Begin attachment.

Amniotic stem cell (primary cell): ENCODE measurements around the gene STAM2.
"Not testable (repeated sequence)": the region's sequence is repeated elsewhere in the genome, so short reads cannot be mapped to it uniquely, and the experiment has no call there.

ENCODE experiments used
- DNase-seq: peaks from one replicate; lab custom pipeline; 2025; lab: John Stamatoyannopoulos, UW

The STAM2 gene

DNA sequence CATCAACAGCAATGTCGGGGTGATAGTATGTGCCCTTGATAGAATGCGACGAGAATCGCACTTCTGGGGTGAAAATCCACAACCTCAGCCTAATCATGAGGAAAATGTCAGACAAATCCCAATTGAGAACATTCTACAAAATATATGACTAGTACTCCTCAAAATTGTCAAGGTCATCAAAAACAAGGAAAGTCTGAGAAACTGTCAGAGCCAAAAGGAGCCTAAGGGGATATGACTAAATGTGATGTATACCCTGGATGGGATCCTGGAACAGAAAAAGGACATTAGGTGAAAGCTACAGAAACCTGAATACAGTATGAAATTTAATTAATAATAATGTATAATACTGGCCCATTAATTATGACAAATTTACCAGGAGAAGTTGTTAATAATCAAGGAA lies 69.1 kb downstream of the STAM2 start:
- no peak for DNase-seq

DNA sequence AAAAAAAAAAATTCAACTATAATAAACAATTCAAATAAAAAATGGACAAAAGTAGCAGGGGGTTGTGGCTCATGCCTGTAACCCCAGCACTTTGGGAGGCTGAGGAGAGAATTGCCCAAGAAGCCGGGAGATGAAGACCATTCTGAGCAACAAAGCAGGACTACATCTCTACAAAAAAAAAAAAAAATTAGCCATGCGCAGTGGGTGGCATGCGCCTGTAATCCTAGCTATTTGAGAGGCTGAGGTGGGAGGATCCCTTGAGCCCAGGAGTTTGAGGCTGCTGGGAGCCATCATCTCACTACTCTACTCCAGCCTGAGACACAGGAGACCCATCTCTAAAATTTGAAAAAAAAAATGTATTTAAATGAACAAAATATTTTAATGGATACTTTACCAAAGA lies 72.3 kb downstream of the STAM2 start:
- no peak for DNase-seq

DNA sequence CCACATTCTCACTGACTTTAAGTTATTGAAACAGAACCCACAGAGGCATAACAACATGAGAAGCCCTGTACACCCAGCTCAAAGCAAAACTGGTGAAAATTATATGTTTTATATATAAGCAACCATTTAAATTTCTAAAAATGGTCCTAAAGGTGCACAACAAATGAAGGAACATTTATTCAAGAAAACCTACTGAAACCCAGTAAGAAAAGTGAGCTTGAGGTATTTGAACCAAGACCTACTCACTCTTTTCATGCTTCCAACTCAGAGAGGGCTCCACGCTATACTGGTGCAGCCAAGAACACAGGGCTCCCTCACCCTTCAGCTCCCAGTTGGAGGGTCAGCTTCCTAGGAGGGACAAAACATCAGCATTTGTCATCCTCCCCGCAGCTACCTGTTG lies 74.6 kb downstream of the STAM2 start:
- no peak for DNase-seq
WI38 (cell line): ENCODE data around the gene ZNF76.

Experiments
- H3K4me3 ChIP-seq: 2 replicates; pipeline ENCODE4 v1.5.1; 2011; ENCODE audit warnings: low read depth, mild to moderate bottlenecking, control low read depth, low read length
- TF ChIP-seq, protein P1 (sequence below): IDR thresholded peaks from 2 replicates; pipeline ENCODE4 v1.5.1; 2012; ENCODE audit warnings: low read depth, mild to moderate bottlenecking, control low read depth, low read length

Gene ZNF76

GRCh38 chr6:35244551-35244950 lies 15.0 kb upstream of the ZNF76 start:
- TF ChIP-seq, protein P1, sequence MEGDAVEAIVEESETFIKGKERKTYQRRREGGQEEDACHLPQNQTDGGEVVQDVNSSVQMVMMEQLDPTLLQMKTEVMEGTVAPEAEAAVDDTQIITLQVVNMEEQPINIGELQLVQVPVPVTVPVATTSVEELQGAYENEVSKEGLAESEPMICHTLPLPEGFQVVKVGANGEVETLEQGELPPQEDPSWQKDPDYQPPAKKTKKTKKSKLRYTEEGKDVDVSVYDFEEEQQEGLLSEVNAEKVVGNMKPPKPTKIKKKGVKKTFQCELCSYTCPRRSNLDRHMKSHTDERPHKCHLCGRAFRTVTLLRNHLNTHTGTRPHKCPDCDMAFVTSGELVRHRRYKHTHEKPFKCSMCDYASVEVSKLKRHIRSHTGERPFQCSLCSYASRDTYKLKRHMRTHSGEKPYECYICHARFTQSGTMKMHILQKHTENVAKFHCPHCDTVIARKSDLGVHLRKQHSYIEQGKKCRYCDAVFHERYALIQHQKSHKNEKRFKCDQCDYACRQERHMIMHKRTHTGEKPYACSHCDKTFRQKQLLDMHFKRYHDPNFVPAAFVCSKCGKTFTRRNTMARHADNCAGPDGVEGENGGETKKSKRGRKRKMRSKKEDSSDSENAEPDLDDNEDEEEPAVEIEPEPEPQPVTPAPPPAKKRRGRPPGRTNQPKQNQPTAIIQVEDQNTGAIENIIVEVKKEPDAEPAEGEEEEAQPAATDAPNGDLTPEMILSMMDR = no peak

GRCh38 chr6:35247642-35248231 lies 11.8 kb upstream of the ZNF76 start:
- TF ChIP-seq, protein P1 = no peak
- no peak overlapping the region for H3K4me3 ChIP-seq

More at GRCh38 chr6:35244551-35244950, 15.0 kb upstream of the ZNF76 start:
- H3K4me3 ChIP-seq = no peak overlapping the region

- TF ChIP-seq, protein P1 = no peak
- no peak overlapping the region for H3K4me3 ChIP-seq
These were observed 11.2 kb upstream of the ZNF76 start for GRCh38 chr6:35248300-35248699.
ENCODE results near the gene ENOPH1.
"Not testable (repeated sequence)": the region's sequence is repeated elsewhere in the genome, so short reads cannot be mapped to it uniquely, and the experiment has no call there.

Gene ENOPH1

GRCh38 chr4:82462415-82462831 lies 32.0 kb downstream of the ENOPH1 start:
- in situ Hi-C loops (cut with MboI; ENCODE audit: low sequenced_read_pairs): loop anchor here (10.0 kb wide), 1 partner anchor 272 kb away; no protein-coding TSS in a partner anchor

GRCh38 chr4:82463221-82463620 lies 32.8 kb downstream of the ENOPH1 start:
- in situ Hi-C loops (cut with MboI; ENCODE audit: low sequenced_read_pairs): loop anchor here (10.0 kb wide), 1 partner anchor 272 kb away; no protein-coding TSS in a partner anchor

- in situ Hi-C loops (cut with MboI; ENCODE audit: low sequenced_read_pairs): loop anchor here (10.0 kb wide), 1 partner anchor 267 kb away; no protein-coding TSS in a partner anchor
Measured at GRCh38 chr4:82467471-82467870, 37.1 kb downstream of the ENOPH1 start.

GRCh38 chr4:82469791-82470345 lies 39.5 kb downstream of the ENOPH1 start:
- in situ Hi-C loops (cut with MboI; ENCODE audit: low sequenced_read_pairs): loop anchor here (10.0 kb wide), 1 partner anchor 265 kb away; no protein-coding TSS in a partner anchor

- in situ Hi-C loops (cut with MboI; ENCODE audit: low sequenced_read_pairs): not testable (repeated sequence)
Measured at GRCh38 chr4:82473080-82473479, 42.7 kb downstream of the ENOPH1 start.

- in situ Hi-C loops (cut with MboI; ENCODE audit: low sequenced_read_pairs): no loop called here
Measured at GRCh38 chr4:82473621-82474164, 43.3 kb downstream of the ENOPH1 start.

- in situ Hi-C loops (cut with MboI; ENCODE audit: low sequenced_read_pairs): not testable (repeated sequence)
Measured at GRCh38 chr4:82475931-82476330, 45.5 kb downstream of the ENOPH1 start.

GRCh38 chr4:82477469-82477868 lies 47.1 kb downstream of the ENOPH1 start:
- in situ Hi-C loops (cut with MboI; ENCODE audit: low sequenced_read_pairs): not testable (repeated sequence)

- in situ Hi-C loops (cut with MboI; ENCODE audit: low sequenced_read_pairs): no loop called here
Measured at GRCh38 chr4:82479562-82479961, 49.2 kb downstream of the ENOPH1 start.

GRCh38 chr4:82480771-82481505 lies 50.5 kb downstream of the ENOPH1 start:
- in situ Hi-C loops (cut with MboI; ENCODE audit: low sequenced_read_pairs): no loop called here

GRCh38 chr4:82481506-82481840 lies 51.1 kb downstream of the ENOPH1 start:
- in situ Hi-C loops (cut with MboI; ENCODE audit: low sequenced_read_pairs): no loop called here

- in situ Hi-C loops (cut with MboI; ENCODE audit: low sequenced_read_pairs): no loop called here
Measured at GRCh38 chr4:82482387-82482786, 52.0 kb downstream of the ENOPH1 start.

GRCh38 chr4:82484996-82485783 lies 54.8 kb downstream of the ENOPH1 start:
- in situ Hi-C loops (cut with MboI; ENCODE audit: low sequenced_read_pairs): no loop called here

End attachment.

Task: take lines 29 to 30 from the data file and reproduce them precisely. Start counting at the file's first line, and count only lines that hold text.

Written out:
Gene ENOPH1

GRCh38 chr4:82462415-82462831 lies 32.0 kb downstream of the ENOPH1 start: